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From Darkie to Darlie

When Darkie Toothpaste, sold throughout the Asia Pacific region (including Australia), changed its name over a decade ago to Darlie, the idea was to be just a little less perceptively racist. In fact, Darlie (黑人) translates as “black person,”and we all know what Darkie signifies. The original trade character of a stylized minstrel man with wide smile stems from the late nineteenth century when both black and white “minstrel show” entertainers donned “black face.”

I recently found a new package of Darlie (top), with a decidedly neutralized trade character of a racially non-descript visage on the box. I was reminded how long it took to get to this evolutionary place in the package’s history.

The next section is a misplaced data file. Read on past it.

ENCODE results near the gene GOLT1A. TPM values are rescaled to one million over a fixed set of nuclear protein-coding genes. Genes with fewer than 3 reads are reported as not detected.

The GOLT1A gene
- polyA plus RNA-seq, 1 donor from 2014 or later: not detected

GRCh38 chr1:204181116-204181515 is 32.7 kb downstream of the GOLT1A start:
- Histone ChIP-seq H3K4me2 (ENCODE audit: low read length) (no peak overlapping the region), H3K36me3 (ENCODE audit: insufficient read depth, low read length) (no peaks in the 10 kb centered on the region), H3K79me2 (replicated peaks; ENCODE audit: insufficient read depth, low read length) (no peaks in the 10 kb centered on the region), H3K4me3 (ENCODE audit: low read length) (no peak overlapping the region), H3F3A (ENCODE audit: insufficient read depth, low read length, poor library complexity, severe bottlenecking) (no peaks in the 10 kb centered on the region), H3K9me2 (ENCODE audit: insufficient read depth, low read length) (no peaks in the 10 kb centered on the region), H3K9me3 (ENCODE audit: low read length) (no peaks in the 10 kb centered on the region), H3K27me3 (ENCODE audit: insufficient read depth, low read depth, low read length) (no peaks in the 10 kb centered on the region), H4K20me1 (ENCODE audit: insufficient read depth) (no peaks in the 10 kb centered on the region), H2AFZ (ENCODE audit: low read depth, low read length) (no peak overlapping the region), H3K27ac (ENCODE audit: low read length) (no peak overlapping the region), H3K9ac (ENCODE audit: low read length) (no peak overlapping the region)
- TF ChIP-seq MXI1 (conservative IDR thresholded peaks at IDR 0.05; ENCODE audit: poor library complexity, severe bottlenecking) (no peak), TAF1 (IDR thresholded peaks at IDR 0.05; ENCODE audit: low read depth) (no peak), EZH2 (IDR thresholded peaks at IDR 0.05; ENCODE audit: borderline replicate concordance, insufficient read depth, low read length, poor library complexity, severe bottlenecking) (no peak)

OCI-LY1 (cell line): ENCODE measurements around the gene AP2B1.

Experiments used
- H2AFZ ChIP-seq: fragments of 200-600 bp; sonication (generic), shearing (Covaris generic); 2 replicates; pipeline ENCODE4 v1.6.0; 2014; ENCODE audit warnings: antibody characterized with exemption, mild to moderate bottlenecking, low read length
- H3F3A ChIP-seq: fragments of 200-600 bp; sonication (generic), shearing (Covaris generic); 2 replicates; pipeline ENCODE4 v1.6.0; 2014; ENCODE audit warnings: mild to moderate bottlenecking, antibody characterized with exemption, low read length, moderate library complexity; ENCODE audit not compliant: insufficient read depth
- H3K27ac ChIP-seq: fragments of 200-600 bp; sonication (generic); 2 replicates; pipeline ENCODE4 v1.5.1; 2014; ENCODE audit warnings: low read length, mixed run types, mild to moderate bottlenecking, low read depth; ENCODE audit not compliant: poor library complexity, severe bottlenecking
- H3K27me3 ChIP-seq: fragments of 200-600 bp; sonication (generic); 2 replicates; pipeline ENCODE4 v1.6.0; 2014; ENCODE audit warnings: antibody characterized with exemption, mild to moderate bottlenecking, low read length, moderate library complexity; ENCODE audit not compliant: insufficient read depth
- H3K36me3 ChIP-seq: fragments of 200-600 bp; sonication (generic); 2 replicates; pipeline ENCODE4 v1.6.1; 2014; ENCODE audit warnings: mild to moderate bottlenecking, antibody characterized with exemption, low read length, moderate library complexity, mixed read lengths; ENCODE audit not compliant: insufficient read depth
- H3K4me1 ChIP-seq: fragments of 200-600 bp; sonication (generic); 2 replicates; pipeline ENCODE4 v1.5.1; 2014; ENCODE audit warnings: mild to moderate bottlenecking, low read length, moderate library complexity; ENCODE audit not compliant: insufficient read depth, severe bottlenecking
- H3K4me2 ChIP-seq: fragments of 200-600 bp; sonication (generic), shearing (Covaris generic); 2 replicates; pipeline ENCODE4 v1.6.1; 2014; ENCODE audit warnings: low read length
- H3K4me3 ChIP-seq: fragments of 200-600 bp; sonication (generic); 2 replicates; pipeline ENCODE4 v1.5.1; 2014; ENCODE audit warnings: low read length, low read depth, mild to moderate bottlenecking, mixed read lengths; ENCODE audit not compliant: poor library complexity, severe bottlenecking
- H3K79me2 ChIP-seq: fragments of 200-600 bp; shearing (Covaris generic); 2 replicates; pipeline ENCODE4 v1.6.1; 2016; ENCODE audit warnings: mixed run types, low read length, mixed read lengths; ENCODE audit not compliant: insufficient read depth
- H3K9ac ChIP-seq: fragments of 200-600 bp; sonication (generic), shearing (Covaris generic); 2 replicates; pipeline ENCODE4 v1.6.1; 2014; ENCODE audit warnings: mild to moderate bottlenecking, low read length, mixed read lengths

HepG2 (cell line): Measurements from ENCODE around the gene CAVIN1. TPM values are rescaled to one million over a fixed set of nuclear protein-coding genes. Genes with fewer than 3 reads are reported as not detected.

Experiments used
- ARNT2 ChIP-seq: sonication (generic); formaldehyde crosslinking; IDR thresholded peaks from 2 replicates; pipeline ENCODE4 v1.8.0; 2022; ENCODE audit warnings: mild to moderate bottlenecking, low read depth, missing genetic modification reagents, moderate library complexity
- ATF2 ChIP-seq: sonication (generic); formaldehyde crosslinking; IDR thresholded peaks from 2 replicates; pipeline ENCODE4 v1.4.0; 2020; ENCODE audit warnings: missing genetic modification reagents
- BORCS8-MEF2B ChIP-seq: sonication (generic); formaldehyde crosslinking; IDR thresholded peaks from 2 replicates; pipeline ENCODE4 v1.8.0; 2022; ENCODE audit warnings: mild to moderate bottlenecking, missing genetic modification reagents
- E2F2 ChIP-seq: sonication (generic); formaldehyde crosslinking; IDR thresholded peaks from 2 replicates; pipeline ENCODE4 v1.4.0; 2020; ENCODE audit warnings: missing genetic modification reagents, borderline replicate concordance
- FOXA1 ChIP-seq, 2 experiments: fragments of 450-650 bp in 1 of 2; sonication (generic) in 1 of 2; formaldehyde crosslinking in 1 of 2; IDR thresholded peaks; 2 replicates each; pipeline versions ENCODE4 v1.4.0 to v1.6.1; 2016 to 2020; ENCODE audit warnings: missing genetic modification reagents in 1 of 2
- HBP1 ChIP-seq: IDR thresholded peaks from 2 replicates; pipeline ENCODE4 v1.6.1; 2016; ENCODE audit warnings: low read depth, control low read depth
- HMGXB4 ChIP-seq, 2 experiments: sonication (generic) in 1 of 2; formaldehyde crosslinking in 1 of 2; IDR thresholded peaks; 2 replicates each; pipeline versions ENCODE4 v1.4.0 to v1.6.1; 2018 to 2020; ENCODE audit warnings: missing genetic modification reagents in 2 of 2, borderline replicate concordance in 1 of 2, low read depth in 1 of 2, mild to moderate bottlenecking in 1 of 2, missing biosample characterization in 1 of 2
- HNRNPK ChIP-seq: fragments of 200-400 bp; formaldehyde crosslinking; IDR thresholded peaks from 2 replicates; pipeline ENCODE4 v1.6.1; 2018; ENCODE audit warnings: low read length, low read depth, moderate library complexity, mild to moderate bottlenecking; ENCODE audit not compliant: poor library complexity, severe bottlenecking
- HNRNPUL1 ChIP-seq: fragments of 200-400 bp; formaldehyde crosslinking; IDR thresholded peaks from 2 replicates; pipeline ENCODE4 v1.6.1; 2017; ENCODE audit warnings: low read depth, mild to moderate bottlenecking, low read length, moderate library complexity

Then I read this quote by Da Xiangchang, which  explains a lot about the product past and present:

“A common perception among the Chinese is that black people have the nicest, whitest teeth, hence the toothpaste. This toothpaste goes way back. I think my grandparents have even heard of it. But is Darkie Toothpaste any worse than Aunt Jemima products in America? Of course, the name “Darkie” is a lot more offensive, but Aunt Jemima taps into all the slavery days where some house slave cooks for the white family.”


Read my essay in Design Literacy here.

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